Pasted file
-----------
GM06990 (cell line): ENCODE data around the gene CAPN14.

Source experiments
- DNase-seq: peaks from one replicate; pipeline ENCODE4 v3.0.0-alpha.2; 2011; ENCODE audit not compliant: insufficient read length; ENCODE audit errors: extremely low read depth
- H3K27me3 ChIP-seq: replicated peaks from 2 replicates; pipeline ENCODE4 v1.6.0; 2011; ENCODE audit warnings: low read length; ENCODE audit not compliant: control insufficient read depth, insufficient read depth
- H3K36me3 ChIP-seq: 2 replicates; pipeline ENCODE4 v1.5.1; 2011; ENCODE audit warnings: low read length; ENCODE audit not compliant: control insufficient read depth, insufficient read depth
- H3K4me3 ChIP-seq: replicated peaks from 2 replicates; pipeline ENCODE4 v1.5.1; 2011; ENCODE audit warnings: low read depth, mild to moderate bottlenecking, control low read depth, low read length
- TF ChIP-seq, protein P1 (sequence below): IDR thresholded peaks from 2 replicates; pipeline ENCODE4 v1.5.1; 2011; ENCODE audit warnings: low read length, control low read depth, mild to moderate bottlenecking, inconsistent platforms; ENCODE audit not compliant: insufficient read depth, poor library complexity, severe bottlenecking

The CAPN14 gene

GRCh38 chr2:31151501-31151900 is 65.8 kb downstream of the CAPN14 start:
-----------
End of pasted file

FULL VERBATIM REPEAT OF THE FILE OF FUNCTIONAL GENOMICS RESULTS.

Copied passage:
GM06990 (cell line): ENCODE data around the gene CAPN14.

Source experiments
- DNase-seq: peaks from one replicate; pipeline ENCODE4 v3.0.0-alpha.2; 2011; ENCODE audit not compliant: insufficient read length; ENCODE audit errors: extremely low read depth
- H3K27me3 ChIP-seq: replicated peaks from 2 replicates; pipeline ENCODE4 v1.6.0; 2011; ENCODE audit warnings: low read length; ENCODE audit not compliant: control insufficient read depth, insufficient read depth
- H3K36me3 ChIP-seq: 2 replicates; pipeline ENCODE4 v1.5.1; 2011; ENCODE audit warnings: low read length; ENCODE audit not compliant: control insufficient read depth, insufficient read depth
- H3K4me3 ChIP-seq: replicated peaks from 2 replicates; pipeline ENCODE4 v1.5.1; 2011; ENCODE audit warnings: low read depth, mild to moderate bottlenecking, control low read depth, low read length
- TF ChIP-seq, protein P1 (sequence below): IDR thresholded peaks from 2 replicates; pipeline ENCODE4 v1.5.1; 2011; ENCODE audit warnings: low read length, control low read depth, mild to moderate bottlenecking, inconsistent platforms; ENCODE audit not compliant: insufficient read depth, poor library complexity, severe bottlenecking

The CAPN14 gene

GRCh38 chr2:31151501-31151900 is 65.8 kb downstream of the CAPN14 start: